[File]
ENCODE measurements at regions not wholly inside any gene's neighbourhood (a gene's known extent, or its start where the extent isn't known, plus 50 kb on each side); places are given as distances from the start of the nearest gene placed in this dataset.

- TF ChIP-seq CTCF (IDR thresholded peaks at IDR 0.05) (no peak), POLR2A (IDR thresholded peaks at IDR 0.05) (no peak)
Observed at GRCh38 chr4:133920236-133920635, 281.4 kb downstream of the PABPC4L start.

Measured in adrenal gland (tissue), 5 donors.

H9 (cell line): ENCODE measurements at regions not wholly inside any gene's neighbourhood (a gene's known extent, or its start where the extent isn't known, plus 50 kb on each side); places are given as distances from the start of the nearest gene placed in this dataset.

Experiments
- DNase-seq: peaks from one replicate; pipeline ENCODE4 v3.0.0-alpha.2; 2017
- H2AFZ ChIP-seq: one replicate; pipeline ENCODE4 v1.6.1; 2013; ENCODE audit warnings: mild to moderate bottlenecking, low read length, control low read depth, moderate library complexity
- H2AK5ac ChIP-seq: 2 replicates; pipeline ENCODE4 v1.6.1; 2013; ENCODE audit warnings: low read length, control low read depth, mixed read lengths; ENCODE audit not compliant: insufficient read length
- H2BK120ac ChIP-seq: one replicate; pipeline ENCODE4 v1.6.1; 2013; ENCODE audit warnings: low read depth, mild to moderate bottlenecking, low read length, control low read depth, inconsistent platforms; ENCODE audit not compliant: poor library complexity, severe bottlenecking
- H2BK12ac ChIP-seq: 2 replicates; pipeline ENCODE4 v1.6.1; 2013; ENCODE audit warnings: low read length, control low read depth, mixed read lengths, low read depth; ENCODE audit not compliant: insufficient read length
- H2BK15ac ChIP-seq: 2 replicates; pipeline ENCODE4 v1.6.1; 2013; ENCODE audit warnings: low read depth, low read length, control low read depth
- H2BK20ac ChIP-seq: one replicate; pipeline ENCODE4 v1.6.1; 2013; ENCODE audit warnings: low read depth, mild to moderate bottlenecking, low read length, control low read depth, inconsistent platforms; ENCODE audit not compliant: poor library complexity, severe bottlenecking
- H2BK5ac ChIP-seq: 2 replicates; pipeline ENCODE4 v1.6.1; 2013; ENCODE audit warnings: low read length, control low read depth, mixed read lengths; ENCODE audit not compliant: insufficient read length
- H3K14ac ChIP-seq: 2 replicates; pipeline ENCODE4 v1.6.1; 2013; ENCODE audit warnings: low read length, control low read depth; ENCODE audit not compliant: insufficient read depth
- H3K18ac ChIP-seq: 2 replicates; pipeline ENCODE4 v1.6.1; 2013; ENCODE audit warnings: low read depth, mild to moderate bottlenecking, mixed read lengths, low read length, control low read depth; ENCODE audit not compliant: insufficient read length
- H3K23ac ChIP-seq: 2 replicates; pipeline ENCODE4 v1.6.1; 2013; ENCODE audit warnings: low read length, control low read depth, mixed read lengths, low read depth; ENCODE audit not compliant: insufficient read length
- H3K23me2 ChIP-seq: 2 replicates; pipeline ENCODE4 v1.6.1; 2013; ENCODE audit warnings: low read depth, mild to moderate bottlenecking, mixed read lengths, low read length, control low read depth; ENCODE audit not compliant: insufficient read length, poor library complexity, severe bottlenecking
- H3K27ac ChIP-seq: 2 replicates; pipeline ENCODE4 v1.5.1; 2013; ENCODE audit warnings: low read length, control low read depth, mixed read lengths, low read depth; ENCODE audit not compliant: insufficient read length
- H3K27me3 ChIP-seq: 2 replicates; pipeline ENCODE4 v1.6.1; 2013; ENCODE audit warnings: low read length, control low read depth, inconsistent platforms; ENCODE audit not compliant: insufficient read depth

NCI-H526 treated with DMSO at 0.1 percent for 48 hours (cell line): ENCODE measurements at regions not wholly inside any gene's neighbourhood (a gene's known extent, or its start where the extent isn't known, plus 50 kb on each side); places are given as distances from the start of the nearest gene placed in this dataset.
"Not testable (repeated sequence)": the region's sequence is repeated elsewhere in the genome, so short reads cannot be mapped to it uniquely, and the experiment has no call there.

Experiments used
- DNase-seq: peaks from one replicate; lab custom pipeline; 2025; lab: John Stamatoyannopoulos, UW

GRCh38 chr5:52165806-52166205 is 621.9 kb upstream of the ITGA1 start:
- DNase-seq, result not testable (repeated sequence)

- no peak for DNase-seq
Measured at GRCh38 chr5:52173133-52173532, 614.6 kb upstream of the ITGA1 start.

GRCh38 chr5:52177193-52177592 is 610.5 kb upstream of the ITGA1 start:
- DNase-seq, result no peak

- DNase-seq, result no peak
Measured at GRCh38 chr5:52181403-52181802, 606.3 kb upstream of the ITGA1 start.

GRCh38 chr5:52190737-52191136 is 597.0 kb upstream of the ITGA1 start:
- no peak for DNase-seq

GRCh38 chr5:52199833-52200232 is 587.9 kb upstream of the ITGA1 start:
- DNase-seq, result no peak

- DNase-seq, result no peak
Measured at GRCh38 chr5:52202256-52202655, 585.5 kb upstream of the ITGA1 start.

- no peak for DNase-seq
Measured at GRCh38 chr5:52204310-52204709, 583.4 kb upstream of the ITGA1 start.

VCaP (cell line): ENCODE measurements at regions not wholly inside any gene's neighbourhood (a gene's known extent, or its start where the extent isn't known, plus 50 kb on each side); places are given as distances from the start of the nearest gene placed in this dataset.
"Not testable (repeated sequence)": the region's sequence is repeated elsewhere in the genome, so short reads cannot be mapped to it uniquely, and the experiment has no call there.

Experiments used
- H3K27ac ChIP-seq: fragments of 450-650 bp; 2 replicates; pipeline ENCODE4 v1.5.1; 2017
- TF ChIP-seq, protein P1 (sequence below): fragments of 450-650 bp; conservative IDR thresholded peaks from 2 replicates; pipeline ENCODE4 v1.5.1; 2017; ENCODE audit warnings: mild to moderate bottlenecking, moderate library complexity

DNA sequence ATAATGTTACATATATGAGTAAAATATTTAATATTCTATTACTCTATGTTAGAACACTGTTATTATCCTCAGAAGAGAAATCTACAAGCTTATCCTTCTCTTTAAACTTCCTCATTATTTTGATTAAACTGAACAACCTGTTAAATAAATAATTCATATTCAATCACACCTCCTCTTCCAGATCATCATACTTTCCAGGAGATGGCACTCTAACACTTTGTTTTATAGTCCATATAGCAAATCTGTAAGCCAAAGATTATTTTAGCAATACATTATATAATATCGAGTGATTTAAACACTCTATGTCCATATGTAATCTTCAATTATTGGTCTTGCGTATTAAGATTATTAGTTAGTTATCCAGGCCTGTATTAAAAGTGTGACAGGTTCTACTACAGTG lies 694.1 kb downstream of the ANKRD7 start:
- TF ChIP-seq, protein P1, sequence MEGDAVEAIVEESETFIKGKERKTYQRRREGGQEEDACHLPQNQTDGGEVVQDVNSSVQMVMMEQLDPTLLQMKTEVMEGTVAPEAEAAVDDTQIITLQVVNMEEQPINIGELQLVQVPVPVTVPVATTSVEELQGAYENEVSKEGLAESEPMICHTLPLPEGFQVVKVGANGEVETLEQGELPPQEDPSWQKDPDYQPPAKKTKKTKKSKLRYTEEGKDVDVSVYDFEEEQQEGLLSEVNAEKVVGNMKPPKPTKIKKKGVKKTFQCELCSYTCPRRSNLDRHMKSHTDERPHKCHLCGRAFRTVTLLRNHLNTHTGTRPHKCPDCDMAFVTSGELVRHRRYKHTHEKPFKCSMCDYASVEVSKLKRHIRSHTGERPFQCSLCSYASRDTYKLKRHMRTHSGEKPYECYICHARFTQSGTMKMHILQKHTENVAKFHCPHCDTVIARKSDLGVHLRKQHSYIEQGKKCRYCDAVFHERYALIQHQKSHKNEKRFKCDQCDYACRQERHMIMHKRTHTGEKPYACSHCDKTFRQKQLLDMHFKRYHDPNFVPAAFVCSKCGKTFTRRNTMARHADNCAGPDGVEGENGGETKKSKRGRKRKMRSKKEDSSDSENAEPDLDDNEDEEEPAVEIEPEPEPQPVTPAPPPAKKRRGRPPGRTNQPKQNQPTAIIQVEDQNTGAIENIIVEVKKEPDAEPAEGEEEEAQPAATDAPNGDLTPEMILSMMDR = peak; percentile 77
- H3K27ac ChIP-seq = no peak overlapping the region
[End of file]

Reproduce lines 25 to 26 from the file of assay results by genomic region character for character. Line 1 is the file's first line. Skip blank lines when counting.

GRCh38 chr5:52165806-52166205 is 621.9 kb upstream of the ITGA1 start:
- DNase-seq, result not testable (repeated sequence)